In this part-time MBA module with Prof. Flood, we were provided with many insights about organisational change and development. He showed us, which skills are needed to lead and manage change in a company. Good preparation is the key for a lively discussion in class – several cases and readings were the basis for that.
Alongside some classical teaching and interesting class discussions, six groups held presentations on both the theory and implementation of change management, team-building and Machiavellianism. The last topic led to a very controversial discussion, as my group was responsible for the presentation of „Pro Machiavellianism“ and some fellow students were rather shocked about this particular school of thought. Luckily we could resolve this situation, when the following group presented the opposing arguments to the same topic.
Overall, I experienced a fully committed and interactive class in that module. Everyone was interested and actively taking part in the discussions. After our presentation on Sunday, I tried to unmask the professors‘ very smart and somewhat equally Machiavellian tactic of reminding us of the grades for participation in class on Friday. Prof. Flood has a great way of including the students in class and a talent for creating his notoriously vivid whiteboard notes and illustrations.
Two students also had the chance to take place in a real life situation: Firing an employee, but in a nice and appreciative way – also an important thing to learn for future managers.
In this particular MBA module we learned about change management for whole companies with practical examples. However, change management is present in a lot of situations, some of them much smaller than expected: For example, you can think of any situations or processes that made you think “this is clearly inefficient and could be done much smarter, faster or cheaper”. Often you need to convince colleagues, staff or even your own managers to introduce necessary changes to make things better. In this course you learn a lot about how to trigger change, because it is highly important what to do before, while and after the actual change process.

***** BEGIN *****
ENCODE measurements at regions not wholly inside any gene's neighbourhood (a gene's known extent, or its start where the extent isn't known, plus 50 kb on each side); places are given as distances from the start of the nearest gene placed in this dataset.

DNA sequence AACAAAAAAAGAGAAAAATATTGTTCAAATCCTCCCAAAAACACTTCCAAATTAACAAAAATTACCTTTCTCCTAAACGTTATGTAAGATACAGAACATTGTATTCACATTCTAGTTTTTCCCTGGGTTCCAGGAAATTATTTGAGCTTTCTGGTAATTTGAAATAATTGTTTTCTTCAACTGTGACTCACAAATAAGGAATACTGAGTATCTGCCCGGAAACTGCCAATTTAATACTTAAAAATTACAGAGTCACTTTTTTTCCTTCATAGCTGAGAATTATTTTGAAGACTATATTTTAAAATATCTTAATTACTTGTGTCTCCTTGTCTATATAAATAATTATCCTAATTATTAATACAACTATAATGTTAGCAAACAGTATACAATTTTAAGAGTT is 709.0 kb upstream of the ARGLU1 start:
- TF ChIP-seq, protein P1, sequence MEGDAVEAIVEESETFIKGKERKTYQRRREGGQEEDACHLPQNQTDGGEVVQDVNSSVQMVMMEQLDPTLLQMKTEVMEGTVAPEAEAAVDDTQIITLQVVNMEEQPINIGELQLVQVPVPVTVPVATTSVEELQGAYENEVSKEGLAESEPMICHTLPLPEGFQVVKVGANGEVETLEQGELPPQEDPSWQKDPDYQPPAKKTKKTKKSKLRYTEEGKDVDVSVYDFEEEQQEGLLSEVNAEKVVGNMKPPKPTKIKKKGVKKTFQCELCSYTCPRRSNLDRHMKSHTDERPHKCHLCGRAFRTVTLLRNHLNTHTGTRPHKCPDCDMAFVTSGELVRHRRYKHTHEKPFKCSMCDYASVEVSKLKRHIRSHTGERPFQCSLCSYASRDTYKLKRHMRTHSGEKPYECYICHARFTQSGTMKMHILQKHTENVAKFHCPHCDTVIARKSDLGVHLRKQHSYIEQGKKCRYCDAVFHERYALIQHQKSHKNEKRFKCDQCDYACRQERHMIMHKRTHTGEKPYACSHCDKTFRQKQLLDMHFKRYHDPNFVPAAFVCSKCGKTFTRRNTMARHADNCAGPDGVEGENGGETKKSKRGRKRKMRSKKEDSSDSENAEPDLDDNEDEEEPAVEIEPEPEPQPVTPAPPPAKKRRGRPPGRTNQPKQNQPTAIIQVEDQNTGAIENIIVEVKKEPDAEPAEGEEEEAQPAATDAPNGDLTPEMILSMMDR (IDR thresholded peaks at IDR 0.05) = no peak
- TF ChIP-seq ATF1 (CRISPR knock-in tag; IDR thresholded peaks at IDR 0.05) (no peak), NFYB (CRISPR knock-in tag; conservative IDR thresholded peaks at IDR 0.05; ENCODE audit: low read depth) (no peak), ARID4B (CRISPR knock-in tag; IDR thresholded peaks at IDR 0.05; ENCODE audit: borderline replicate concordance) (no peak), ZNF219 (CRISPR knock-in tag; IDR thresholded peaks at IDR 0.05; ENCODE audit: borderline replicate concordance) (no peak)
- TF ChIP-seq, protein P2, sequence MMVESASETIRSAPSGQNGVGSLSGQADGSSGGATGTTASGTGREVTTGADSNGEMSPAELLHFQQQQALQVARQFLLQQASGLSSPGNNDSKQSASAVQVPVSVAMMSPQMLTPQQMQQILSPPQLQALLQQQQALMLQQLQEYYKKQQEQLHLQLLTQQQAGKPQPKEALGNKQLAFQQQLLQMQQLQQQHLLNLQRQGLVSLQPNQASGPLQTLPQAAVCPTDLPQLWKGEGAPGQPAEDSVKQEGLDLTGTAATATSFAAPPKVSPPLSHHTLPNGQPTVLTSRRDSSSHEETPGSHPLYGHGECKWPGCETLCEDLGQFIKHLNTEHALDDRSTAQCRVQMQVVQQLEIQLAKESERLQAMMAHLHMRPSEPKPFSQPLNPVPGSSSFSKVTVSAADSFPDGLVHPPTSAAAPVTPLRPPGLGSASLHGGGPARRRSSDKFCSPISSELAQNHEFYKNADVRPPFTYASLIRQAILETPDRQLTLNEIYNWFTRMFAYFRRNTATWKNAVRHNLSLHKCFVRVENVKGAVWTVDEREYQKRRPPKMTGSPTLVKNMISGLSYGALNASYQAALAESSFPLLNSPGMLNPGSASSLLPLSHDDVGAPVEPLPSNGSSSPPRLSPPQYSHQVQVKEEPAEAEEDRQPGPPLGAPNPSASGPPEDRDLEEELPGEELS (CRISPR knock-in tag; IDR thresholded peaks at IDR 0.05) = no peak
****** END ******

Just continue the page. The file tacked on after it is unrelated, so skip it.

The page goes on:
You also understand a lot about yourself and your private life. You will learn what motivates people and how our minds work. You will be able to interpret behaviour of friends, family and strangers in order to react more appropriately in different situations. You will be a better negotiator and appear more convincing in your demeanour.
As I mentioned before, we were given specific readings for this module and „Leading Change“ by John Kotter was regarded as „The Bible“ for this particular topic. Reading this book (or also listening to the audio book in our modern times) helps you follow the professor’s lecture as well as fellow students during their presentations. Additionally, the case studies are an important part of the discussions in class and I would encourage everyone taking this module to read them before class to get the most value out of the experience.